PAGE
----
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Identity Denial

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It's a miracle it didn't happen to Hal Jordan sooner.

Bob is walking down the street, trying his best to look inconspicuous. All of a sudden, a stranger comes up to him and goes, "hey, you're that famous singer Bob!" Bob tries his best to deny it, saying "I'm sorry, but you've got the wrong guy" or "you must have me confused for somebody else" - but it's useless, and soon he's mobbed by the crowd.

This is mostly used when a celebrity, fugitive or other public figure needs to escape notice and fly under the radar, but has his cover blown. More often than not, it doesn't work, and is often played for laughs.

Compare King Incognito, and often leads to an attack of the Groupie Brigade.


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    Comic Books 
  • A Running Gag in the last issue of the Justice League International "Breakdowns" storyline was a disillusioned Maxwell Lord being asked "Aren't you..." and replying "No, I just look like him" (or "I was"). When he decides the League still needs him after all, he hails a cab, and when the cabbie says "Hey, ain't you..." he replies "Damn right I am!"

  • Airplane!, the co-pilot is Roger Murdock (pro basketball player Kareem Abdul-Jabbar). A kid recognizes him as Kareem, but he initially denies it until the kid repeats some insulting statements his father made about him. He then admits he is Kareem, and apparently has a second career as an airline pilot that he performs under a false identity.
  • The classic comedy example is from Annie Hall,when Alvy is accosted by a man on the street who recognizes his face but can't remember his name. "Hey, dis is Alvy Singah! Dis guy's on television! Alvy Singah!"
  • A Hard Day's Night. John Lennon has the following dialogue with a random girl.
    Millie: Oh, wait a minute, don't tell me, you are...
    John: No, I'm not.
    Millie: Oh, you are.
    John: I'm not.
    Millie: Oh, you are, I know you are.
    John: I'm not, no.
    Millie: You look just like him.
    John: Do I? You're the first one that's said that ever.
    Millie: [motions to the mirror] Yes, you do. Look.
    John: No, my eyes are lighter. The nose.
    Millie: Oh, your nose is very.
    John: Is it?
    Millie: I would have said so.
    John: Oh, you know him better, though.
    Millie: I do not! He's only a casual acquaintance.
    John: That's what you say.
    Millie: What have you heard?
    John: [leans in, lowers his voice] It's all over the place.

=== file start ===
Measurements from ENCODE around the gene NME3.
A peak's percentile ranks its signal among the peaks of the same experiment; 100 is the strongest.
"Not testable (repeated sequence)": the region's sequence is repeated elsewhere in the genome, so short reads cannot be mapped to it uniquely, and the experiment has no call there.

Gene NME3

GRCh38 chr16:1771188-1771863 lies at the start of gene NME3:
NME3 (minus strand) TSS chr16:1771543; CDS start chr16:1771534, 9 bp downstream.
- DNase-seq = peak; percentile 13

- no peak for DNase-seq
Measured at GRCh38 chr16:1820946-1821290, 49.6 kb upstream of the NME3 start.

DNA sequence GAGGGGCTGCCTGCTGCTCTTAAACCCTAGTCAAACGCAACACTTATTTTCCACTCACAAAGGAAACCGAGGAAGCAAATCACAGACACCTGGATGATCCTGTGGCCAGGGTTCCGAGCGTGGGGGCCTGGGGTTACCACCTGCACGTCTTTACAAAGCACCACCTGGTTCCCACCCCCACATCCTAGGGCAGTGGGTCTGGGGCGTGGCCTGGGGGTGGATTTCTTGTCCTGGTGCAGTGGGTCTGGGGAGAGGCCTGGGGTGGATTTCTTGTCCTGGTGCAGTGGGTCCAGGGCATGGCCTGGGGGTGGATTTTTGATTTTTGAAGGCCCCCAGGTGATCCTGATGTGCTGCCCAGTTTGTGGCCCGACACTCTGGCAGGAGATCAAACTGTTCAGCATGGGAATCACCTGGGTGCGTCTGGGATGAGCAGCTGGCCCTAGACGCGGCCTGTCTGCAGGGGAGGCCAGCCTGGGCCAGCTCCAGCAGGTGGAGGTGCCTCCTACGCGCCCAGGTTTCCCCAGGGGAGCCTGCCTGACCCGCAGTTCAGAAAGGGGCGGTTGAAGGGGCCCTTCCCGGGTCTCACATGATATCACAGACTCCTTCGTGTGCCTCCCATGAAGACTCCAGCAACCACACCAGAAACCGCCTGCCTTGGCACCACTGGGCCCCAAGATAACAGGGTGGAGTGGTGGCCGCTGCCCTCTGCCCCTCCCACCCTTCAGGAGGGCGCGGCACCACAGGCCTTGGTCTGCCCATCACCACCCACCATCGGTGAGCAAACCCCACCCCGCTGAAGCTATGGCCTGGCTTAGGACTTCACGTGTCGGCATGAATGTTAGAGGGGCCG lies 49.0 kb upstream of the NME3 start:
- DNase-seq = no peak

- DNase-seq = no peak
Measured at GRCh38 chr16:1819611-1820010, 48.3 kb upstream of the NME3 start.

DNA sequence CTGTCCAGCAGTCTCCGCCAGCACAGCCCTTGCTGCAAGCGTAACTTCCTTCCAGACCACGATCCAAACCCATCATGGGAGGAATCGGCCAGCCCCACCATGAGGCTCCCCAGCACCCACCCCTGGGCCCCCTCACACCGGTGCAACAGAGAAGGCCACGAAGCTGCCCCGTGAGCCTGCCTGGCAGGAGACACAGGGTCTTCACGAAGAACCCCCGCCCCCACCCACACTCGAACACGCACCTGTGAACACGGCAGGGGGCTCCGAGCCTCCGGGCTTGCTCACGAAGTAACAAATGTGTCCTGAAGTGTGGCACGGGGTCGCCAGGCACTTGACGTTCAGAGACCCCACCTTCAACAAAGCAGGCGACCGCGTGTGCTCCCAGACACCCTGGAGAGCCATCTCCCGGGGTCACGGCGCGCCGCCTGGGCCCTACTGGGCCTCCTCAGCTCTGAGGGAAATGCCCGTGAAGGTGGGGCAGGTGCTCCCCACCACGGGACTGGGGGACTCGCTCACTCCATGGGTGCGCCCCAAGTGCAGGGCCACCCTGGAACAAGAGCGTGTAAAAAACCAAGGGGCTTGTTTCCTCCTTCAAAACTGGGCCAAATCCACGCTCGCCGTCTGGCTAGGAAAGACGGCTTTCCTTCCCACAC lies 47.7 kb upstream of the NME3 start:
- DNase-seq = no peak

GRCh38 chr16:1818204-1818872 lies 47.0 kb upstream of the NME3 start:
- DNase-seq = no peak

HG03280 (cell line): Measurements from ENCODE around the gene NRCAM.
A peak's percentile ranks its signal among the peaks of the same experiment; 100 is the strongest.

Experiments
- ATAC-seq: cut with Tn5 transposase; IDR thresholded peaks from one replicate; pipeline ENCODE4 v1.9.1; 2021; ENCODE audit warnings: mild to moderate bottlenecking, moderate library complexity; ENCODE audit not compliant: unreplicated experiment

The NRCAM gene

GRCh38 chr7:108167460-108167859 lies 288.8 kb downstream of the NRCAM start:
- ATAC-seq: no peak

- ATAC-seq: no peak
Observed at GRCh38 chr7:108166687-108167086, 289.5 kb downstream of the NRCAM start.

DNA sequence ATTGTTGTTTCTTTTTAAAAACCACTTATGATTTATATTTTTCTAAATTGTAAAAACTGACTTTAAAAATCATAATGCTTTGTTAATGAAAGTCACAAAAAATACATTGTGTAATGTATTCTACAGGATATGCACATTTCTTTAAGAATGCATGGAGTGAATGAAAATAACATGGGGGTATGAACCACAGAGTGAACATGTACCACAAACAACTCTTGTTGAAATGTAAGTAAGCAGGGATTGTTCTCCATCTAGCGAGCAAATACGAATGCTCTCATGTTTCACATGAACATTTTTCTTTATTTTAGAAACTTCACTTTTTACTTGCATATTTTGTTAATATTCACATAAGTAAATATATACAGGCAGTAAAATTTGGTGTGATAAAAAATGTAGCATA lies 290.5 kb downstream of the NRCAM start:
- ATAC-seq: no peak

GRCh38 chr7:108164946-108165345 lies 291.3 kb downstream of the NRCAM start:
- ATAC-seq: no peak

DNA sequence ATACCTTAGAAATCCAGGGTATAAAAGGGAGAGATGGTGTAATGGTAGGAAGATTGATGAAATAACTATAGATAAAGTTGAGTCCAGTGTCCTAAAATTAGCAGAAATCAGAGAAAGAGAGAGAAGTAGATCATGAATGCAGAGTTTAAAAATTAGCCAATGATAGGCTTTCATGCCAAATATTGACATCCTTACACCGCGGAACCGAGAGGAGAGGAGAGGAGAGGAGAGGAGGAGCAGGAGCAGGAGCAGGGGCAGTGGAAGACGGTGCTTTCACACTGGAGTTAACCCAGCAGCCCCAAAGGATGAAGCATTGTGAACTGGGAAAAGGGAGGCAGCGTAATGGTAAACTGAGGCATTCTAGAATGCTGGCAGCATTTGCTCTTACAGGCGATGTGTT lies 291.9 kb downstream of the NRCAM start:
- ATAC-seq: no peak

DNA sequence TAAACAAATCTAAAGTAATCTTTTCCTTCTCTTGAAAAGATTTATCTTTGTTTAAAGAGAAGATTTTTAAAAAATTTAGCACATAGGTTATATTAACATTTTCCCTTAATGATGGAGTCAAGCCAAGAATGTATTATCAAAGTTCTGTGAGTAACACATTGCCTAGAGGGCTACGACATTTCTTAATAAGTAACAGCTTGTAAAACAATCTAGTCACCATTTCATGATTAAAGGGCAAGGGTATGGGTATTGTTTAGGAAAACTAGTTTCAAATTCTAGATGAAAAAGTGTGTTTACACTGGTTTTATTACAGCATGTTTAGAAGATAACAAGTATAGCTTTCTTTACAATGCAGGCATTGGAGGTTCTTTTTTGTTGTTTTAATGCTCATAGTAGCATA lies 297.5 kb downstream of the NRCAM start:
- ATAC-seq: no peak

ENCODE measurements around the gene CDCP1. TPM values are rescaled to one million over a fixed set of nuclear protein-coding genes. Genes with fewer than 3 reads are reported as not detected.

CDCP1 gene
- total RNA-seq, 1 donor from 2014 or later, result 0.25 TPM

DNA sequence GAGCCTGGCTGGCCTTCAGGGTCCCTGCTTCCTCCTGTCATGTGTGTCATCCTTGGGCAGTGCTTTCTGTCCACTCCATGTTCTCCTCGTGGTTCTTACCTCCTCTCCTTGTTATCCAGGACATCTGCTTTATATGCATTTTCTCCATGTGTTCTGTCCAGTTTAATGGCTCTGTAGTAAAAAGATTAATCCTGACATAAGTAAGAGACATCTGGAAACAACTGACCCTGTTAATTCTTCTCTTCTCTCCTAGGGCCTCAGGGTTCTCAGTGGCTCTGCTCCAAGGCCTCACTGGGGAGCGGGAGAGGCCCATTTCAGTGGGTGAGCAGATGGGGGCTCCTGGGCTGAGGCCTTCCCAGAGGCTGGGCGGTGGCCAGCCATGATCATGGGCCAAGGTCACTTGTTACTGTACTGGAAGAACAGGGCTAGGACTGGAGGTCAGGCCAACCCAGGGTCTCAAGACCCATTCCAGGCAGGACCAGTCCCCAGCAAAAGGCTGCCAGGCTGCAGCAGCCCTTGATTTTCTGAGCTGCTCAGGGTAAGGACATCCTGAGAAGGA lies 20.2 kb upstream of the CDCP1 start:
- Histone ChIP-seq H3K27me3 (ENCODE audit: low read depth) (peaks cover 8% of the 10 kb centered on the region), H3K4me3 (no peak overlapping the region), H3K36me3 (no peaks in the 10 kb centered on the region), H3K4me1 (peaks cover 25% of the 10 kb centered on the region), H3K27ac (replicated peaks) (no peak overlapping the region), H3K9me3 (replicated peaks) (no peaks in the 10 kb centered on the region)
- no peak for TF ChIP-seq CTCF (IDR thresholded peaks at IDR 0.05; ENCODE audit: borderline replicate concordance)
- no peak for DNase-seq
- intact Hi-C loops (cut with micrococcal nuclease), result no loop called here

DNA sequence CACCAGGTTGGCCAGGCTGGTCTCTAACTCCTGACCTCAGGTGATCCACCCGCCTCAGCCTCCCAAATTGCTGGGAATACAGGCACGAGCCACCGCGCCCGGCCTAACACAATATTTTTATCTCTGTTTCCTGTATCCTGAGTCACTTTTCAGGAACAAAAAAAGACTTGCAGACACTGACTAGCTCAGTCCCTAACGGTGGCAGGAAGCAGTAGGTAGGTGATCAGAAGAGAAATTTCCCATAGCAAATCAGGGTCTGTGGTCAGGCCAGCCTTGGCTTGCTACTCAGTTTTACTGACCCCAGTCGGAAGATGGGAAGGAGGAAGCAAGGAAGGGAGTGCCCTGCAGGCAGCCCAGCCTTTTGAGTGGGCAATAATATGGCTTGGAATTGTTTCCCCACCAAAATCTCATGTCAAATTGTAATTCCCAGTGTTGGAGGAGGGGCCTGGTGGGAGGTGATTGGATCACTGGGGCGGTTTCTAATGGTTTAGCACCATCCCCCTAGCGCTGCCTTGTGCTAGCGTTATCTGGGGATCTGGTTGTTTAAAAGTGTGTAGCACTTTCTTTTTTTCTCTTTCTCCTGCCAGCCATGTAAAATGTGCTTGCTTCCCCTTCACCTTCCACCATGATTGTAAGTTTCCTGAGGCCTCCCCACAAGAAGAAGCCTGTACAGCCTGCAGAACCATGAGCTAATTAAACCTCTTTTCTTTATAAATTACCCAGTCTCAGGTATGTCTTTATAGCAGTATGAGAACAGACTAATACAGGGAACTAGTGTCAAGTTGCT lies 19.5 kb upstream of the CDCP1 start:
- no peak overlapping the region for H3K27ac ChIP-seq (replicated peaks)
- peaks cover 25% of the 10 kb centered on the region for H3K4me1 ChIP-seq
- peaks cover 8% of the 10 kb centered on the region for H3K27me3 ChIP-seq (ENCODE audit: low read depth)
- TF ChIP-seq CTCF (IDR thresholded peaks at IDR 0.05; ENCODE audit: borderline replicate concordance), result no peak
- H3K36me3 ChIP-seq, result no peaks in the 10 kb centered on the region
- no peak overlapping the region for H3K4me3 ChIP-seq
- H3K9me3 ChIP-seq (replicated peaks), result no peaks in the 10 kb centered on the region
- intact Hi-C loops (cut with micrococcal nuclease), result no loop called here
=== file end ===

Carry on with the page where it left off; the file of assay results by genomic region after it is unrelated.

Millie: Is it? Is it really?
    John: Mmm, but I wouldn't have it. I stuck up for you.
    Millie: I knew I could rely on you.
    John: Thanks.
    Millie: [puts on her glasses] You don't look like him at all.
    [John walks away, pouting]
    John: [to himself] She looks more like him than I do.

  • The Fnrrns in the Terra Trilogy don't have the concept of lying, which is why prior to Terra's World Lppb, who's learned a thing or two from humans, is able to get out of a conversation by saying he's not Lppb, he just looks like him. This comes back to bite him in a major way, when the Fnrrn he's lied to figures it out, and uses the fact all other Fnrrns believe what people tell them to take over Mlml.

    Live-Action TV 
  • Our Miss Brooks: In "Le chien chaud et le mouton noir", Miss Brooks gets a job moonlighting as the "receptionist" at the "Le Salon de Chien Chaud" (a glorified hot dog stand). Mr. Stone, head of the board of education, steps in the restaurant. Miss Brooks hides behind the counter and fakes an Italian accent. Mr. Stone isn't fooled.
    Miss Brooks: (in an Italian accent) I no speaka good English. I no a be in the country so long.
    Mr. Stone: You no a gonna teach a too long.
  • In the episode "The Comic Book Store Regeneration" of The Big Bang Theory, Leonard and Raj approach Nathan Fillion for a photo while he is eating at a cafe. He initially denies that he is Nathan Fillion, but eventually admits that he is and poses for the photo.
  • The hidden-camera prank show I Get That a Lot takes has actual celebrities pretend to be workers in everyday establishments like clothing stores, hot-dog stands and fast-food restaurants. Customers usually immediately recognize them, but the celebrities play along by pretending that they merely look like... themselves.

  • In The Bible, Peter is in the courtyard the morning after Jesus' arrest, and has people coming up to him recognizing him as a disciple of Jesus. This leads to Peter's famous denial of Christ.

    Video Games 
  • Vampire: The Masquerade - Bloodlines has a more personal variant: the vampire player character is recognized by an old friend from their living days, and has to convince her she's mistaken in order to preserve the Masquerade. It's a sobering reminder of the life that's been stripped from them... unless the player character is a Cloudcuckoolander Malkavian, in which case they can convince her that they're actually her long-lost pet turtle instead.

    Real Life 
  • Urban legend holds that Albert Einstein would sometimes be approached in the street by people curious to meet him, but he responded with Never Heard That One Before.
    • A similar story is told about Walt Disney, taking it further by adding "That son-of-a-bitch? I'd punch his lights out if I could". As Mr. Disney would of course never swear or threaten violence against anyone, his identity would be very successfully disguised.


Video Example(s):


"I'm not Kareem Abdul-Jabbar."

One of the co-pilots Roger Murdock, played by Kareem Abdul-Jabbar, insists that he is not the Kareem Abdul-Jabbar, as Joey claims...until the boys tells him what his dad thinks of him.

How well does it match the trope?

5 (7 votes)

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